As luck would have it, one of my events was the very first one of the afternoon - the women's 200 yard medley relay, and I swam backstroke, so I was the first to get into the water. Great, I thought. This is the first event so everybody here is going to be watching, and I'm not exactly a gifted swimmer. The horn went off and I tore off the block like an alligator was swimming after me. I came flying into the first wall and using the flags, rolled to my belly, flipped, got it!! And I kept frantically repeating to myself things like: Keep those arms moving, Come on....just one more length!... faster!!.... My hand hit the wall (not my head!, Ooo, another triumph) and my teammate then immediately dove off the block. Quickly somebody said, "Mary! Get out of the water!" Oh, yeah.. oops, sorry. One feature of this pool that I'm delighted I don't have to deal with on a daily basis is that you couldn't touch the bottom and there was no ledge for you to place the ball of your foot to get some lift-off as you hoisted yourself out of the water. I'd practiced lifting myself out during warm-ups and managed to get a knee up on the deck, albeit ungracefully, bruising my shin in the process. Well, I hoisted myself up and just hung there for a moment before mustering the strength to finish the task. (Ok, fine, somebody rushed over to ask if they could help me and the embarrassment must have been the extra push I needed.) Where did the strength in my arms go? I felt like I'd just swum the English Channel! And my heart rate...Let's not even go there. Oh dear, this was only the first event, and it was only 50 yards. I'm sunk.
Well, I wasn't sunk. That may have been my first event, but that was the only event that I allowed myself to think those thoughts.
By the time I stepped up onto the block for my second event, my nervousness earlier in the day was replaced with a sense of excitement that comes with knowing that I was about ready to do my best in the next race. By that time, you see, I'd been watching events closely for almost an hour and was now, finally, becoming aware of what my coach had been trying to get me to understand - that in Masters swimming, you don't have to be perfect. Imagine my surprise, for example, when during one of the men's races a gentleman did a really nice flip turn, but was so far away from the wall his feet didn't make contact. His buddies were sitting near me when he walked over after the race and, in very ho-hum fashion, shrugged off the miss with a "I'll do better next time" attitude. He wasn't putting on an act of indifference, it's just the culture of the event; and with that, the veil was lifted and my eyes were opened. I could have hugged him.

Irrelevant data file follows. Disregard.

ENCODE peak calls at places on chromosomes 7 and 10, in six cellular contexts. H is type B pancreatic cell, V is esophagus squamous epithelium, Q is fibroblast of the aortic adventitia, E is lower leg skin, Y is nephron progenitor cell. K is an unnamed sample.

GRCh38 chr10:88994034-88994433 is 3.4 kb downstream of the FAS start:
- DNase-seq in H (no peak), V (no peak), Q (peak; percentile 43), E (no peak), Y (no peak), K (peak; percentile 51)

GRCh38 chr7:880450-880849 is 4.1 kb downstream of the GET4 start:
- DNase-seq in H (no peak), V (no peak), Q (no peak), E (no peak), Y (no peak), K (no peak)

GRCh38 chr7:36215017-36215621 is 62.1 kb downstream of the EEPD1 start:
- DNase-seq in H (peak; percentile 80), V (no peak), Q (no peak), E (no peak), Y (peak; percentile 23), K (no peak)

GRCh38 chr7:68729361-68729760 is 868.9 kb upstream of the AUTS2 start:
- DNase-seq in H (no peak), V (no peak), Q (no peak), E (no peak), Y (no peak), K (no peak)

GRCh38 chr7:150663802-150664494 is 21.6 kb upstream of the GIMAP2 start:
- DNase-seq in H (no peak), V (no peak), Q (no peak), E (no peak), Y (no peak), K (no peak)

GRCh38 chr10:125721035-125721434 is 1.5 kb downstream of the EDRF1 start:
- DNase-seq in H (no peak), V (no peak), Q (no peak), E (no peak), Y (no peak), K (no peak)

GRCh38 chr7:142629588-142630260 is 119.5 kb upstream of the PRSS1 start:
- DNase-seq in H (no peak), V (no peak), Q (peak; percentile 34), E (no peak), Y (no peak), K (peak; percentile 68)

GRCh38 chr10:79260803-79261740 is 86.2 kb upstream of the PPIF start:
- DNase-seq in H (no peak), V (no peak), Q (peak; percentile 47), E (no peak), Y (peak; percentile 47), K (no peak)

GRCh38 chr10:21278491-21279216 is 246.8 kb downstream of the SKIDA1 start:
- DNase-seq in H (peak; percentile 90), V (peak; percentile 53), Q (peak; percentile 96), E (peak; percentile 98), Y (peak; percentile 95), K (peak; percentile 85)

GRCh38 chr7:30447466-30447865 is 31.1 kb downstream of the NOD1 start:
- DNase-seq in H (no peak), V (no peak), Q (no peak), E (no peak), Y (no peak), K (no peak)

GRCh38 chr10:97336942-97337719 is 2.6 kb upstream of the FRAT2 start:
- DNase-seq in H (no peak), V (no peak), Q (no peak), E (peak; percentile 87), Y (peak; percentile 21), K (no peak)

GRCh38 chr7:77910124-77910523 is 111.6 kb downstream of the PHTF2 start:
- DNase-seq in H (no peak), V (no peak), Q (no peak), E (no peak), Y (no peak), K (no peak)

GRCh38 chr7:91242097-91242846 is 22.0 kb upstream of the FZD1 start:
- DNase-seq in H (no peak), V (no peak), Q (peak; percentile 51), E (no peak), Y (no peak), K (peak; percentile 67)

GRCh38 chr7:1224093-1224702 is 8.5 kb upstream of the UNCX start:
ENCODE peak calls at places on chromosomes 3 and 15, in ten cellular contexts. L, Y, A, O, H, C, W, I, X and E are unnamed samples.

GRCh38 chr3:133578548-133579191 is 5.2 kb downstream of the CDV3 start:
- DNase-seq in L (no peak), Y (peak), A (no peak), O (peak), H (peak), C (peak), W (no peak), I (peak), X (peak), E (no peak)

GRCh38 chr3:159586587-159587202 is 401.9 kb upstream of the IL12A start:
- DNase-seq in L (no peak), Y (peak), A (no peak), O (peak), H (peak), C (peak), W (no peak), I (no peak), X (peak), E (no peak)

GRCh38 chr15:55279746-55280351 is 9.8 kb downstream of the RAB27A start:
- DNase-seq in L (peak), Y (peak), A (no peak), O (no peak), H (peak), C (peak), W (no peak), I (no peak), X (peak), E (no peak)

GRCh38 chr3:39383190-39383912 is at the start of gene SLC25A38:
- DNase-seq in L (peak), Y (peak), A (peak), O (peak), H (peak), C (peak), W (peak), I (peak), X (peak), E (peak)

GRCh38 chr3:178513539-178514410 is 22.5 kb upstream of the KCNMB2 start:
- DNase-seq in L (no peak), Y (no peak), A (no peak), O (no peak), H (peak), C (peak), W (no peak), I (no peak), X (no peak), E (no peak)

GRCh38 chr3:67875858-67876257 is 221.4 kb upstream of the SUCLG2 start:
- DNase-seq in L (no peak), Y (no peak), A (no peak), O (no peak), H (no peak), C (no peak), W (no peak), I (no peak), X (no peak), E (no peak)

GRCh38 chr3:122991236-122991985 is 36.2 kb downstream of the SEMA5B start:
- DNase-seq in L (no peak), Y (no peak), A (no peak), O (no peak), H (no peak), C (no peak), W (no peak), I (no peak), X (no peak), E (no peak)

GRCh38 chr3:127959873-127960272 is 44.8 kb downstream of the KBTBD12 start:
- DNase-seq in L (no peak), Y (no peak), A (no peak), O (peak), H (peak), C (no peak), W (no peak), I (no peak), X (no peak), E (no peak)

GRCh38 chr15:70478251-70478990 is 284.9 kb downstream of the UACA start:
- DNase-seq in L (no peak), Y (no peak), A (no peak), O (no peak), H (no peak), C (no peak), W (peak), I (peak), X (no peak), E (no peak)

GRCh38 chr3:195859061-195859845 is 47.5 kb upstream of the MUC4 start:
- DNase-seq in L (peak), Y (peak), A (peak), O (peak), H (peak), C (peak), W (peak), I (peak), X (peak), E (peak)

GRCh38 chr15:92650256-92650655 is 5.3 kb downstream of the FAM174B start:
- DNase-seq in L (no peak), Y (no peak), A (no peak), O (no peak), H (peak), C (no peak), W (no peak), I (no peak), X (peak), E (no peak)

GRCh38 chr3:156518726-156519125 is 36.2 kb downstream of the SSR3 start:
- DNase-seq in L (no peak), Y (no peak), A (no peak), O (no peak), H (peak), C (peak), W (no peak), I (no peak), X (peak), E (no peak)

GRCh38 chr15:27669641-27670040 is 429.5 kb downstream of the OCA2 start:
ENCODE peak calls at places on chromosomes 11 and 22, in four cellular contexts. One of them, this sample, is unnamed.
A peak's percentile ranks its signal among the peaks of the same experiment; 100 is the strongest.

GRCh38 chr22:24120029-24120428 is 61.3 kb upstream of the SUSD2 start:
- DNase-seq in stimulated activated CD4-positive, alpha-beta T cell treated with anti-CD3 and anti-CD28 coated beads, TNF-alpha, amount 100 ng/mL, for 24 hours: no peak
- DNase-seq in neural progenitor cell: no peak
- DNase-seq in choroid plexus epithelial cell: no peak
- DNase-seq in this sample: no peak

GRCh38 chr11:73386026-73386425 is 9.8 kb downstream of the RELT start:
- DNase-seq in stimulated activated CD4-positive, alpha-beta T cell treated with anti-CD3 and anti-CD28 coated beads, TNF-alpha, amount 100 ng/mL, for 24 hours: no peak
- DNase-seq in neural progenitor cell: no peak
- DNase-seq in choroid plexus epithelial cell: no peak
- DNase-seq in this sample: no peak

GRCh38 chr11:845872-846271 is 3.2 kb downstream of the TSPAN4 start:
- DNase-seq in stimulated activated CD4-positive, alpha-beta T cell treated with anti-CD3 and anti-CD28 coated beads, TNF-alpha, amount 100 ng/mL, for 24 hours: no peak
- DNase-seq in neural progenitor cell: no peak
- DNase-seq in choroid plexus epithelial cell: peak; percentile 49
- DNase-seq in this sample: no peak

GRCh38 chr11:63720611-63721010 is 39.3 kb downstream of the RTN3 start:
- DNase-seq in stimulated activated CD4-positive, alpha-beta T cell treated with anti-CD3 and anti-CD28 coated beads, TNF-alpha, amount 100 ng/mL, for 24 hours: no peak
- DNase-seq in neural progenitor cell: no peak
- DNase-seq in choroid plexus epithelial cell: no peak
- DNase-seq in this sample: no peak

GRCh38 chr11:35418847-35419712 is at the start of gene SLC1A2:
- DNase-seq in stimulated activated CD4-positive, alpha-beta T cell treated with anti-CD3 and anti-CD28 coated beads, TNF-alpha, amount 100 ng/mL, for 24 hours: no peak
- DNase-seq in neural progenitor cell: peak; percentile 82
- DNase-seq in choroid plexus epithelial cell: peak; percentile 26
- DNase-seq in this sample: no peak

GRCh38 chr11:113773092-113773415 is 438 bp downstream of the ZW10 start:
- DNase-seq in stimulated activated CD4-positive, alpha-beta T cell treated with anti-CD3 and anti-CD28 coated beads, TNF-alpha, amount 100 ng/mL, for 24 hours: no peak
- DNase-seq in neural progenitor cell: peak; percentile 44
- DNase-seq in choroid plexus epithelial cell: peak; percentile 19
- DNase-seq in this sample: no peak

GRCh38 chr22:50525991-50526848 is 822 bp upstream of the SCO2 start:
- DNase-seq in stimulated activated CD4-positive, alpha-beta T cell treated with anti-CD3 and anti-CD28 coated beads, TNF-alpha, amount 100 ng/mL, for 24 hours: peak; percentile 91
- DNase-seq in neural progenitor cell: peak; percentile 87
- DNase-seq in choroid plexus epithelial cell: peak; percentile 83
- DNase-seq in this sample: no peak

So, to those of you reading this who've said that you would never enter any athletic event where you'd come in last, or swim in a Masters meet because you weren't talented enough, you have nothing to fear. By swimming in a Masters event you'll experience the camaraderie of being on a team, yet when you get right down to it, the focus is on your personal performance, not with how well you fared against the others in your race. You'll cheer on your teammates, as they will for you. And then, of course, I highly recommend you go out as a team afterwards and eat. It's really a perfect ending to a day you won't soon forget.
U.S. Masters Swimming salutes Mary on her accomplishment, her courage and her willingness to serve as an inspiration to all newbies across the country. Good luck, Mary, in your future swims.